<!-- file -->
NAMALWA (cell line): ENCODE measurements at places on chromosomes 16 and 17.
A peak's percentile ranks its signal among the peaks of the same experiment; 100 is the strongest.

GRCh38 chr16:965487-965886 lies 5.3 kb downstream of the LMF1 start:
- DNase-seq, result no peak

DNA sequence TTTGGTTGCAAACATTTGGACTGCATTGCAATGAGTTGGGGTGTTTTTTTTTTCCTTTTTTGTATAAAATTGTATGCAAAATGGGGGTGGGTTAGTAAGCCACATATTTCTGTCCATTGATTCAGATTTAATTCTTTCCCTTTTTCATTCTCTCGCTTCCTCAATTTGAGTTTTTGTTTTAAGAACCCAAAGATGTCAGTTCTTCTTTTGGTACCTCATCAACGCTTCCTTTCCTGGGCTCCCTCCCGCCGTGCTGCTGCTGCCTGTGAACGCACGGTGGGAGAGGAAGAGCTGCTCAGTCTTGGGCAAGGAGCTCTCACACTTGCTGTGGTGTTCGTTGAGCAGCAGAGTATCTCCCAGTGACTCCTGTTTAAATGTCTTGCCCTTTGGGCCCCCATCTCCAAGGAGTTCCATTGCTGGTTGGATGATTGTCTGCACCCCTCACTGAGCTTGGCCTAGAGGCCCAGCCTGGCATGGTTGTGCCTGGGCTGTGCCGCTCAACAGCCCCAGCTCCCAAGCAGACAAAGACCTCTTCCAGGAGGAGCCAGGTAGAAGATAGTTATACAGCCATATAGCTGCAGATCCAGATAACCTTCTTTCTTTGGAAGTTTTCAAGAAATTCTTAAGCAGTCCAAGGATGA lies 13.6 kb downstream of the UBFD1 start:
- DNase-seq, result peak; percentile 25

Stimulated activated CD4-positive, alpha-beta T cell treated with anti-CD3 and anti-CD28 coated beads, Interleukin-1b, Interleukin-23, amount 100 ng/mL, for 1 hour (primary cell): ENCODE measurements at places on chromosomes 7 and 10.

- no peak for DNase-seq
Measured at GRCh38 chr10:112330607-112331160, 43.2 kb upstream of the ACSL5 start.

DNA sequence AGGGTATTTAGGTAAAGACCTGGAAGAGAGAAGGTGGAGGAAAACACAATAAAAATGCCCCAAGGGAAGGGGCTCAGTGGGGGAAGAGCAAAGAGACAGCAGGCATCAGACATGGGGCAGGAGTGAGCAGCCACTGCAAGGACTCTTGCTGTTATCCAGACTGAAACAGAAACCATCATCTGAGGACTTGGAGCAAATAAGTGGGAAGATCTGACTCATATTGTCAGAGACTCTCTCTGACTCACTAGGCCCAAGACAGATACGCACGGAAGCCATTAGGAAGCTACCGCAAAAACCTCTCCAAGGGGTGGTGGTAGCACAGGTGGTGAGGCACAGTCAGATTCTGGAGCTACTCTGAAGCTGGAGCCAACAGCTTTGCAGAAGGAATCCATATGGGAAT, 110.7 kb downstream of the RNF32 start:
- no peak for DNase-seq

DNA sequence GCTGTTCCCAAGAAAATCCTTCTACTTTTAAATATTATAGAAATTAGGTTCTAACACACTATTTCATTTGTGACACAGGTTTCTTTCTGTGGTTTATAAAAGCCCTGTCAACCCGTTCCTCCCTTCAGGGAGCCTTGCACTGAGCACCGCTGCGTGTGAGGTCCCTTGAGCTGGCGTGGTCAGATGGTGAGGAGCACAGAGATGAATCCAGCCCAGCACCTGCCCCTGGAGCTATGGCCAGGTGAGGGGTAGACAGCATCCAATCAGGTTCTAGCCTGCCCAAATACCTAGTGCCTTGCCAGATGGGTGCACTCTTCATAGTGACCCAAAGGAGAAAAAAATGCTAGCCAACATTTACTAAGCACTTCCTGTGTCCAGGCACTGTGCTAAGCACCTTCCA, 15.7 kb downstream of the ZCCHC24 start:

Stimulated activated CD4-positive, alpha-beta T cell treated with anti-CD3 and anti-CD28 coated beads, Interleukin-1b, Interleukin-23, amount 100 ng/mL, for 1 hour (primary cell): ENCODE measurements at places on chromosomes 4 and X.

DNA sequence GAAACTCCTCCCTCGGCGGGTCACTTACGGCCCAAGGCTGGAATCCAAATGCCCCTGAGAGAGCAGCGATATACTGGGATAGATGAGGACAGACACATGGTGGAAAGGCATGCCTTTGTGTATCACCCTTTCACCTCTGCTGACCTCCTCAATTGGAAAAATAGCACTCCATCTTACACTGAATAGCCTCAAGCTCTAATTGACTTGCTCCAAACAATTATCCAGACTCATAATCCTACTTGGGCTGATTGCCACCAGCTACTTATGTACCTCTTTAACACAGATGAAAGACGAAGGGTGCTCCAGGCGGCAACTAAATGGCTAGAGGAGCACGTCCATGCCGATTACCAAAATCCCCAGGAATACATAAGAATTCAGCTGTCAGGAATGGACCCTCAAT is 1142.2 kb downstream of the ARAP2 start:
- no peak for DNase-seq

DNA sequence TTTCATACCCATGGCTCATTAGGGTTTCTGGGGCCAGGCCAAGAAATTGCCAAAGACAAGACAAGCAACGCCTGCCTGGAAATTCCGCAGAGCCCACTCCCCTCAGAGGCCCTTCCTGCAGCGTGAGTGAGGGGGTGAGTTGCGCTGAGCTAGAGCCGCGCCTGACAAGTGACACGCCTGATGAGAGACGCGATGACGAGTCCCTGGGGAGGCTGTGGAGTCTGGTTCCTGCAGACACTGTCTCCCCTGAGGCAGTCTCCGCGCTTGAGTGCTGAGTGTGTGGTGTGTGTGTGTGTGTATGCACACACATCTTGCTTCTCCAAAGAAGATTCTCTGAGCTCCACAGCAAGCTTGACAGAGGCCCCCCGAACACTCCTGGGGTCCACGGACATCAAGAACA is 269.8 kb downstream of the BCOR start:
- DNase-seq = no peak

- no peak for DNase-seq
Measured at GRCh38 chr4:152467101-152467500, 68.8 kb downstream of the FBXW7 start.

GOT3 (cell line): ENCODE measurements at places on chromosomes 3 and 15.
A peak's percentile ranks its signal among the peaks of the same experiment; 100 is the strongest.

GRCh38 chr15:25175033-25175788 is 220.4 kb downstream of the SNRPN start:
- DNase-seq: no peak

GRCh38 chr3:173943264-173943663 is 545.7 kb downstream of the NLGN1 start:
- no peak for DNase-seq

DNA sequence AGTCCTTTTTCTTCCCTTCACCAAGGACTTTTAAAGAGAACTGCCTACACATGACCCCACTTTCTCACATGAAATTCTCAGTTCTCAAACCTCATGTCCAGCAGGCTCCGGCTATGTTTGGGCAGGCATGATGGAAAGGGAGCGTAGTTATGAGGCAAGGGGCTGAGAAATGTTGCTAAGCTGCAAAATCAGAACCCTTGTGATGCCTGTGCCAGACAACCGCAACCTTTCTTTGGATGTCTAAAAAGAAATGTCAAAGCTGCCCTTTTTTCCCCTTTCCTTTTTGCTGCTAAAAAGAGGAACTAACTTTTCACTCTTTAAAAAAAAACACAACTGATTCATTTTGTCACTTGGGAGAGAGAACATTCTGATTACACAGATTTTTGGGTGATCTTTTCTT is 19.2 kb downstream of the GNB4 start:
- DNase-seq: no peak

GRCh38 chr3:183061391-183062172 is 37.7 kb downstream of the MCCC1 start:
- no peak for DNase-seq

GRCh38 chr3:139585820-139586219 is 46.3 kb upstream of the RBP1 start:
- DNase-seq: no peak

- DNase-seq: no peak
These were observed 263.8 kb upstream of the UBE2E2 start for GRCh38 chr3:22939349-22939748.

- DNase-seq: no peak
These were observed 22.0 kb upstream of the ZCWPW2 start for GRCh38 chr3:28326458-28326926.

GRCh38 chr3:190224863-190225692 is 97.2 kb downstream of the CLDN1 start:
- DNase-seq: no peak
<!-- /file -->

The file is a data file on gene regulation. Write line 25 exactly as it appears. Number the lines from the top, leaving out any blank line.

- no peak for DNase-seq